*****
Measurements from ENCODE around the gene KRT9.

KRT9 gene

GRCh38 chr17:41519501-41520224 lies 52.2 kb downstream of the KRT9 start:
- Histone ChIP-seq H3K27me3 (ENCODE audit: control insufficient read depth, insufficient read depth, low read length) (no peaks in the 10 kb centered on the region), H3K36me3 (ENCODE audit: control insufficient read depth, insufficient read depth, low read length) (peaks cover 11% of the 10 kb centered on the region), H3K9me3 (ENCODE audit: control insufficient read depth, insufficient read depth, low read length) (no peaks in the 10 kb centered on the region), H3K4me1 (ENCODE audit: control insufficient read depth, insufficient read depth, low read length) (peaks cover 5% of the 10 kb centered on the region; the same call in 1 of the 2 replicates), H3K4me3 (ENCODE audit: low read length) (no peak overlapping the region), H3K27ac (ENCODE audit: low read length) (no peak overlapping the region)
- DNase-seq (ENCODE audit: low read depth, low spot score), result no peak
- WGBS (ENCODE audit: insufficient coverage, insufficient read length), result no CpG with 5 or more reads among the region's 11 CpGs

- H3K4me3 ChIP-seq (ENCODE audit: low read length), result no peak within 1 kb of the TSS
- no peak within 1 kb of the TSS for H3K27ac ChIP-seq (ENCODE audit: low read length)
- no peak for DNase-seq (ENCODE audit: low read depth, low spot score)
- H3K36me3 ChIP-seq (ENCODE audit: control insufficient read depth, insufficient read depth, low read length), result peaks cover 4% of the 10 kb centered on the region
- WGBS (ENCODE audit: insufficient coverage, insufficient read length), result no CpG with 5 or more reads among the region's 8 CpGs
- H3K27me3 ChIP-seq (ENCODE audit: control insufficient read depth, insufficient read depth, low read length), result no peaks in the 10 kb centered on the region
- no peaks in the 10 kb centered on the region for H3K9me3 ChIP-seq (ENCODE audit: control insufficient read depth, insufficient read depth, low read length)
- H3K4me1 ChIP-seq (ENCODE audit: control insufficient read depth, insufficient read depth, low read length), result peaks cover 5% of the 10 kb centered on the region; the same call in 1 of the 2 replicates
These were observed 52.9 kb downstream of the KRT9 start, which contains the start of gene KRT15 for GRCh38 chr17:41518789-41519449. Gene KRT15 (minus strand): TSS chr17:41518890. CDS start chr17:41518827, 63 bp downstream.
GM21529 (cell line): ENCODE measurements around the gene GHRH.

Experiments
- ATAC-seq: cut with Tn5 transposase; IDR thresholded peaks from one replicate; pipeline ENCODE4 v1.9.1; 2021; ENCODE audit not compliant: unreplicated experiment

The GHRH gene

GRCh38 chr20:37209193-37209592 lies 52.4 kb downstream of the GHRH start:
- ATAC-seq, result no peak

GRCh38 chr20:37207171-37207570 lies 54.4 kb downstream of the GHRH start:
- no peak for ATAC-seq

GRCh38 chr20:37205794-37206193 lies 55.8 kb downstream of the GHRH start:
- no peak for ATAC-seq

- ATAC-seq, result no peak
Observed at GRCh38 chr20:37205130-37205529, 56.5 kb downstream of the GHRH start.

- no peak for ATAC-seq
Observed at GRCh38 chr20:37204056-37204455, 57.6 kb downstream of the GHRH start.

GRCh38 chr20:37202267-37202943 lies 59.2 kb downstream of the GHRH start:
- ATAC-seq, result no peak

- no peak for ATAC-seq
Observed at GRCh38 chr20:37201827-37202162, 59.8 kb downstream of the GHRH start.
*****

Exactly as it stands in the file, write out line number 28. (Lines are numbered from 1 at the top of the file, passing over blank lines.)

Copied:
- no peak for ATAC-seq